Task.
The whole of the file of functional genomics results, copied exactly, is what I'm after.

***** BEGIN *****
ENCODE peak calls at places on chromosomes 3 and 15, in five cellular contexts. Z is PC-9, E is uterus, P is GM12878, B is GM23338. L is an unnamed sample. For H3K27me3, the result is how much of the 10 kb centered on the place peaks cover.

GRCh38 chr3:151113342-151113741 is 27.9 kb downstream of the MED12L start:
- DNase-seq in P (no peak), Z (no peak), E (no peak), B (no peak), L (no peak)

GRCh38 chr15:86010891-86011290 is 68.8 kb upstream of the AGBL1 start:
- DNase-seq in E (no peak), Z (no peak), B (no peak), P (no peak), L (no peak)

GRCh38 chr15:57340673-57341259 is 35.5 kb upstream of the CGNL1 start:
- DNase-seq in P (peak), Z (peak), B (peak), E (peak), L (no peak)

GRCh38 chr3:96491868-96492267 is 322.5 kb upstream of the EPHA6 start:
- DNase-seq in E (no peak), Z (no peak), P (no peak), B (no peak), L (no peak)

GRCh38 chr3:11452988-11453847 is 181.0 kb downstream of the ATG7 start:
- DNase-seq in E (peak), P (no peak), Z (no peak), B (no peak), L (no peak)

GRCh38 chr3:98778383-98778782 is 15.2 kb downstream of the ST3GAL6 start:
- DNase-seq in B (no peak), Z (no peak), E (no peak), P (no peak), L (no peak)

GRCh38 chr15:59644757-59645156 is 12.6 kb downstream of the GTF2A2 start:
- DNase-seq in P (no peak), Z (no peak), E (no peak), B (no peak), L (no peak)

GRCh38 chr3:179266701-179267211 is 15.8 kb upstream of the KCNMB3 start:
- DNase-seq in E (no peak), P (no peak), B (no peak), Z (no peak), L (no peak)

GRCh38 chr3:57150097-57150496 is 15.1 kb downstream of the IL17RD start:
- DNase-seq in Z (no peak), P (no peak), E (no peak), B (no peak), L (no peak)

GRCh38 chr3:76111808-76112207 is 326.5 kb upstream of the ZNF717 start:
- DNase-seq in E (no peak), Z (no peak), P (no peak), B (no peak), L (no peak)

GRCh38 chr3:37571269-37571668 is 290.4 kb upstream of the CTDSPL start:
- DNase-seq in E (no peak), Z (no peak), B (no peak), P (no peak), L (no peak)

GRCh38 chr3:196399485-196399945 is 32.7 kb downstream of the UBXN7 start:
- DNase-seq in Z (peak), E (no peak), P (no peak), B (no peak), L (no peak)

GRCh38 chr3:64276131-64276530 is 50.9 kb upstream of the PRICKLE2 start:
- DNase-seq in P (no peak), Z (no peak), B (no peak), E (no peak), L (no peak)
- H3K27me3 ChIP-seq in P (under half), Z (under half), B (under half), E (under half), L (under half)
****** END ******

ENCODE peak calls at places on chromosomes 3 and 15, in five cellular contexts. Z is PC-9, E is uterus, P is GM12878, B is GM23338. L is an unnamed sample. For H3K27me3, the result is how much of the 10 kb centered on the place peaks cover.

GRCh38 chr3:151113342-151113741 is 27.9 kb downstream of the MED12L start:
- DNase-seq in P (no peak), Z (no peak), E (no peak), B (no peak), L (no peak)

GRCh38 chr15:86010891-86011290 is 68.8 kb upstream of the AGBL1 start:
- DNase-seq in E (no peak), Z (no peak), B (no peak), P (no peak), L (no peak)

GRCh38 chr15:57340673-57341259 is 35.5 kb upstream of the CGNL1 start:
- DNase-seq in P (peak), Z (peak), B (peak), E (peak), L (no peak)

GRCh38 chr3:96491868-96492267 is 322.5 kb upstream of the EPHA6 start:
- DNase-seq in E (no peak), Z (no peak), P (no peak), B (no peak), L (no peak)

GRCh38 chr3:11452988-11453847 is 181.0 kb downstream of the ATG7 start:
- DNase-seq in E (peak), P (no peak), Z (no peak), B (no peak), L (no peak)

GRCh38 chr3:98778383-98778782 is 15.2 kb downstream of the ST3GAL6 start:
- DNase-seq in B (no peak), Z (no peak), E (no peak), P (no peak), L (no peak)

GRCh38 chr15:59644757-59645156 is 12.6 kb downstream of the GTF2A2 start:
- DNase-seq in P (no peak), Z (no peak), E (no peak), B (no peak), L (no peak)

GRCh38 chr3:179266701-179267211 is 15.8 kb upstream of the KCNMB3 start:
- DNase-seq in E (no peak), P (no peak), B (no peak), Z (no peak), L (no peak)

GRCh38 chr3:57150097-57150496 is 15.1 kb downstream of the IL17RD start:
- DNase-seq in Z (no peak), P (no peak), E (no peak), B (no peak), L (no peak)

GRCh38 chr3:76111808-76112207 is 326.5 kb upstream of the ZNF717 start:
- DNase-seq in E (no peak), Z (no peak), P (no peak), B (no peak), L (no peak)

GRCh38 chr3:37571269-37571668 is 290.4 kb upstream of the CTDSPL start:
- DNase-seq in E (no peak), Z (no peak), B (no peak), P (no peak), L (no peak)

GRCh38 chr3:196399485-196399945 is 32.7 kb downstream of the UBXN7 start:
- DNase-seq in Z (peak), E (no peak), P (no peak), B (no peak), L (no peak)

GRCh38 chr3:64276131-64276530 is 50.9 kb upstream of the PRICKLE2 start:
- DNase-seq in P (no peak), Z (no peak), B (no peak), E (no peak), L (no peak)
- H3K27me3 ChIP-seq in P (under half), Z (under half), B (under half), E (under half), L (under half)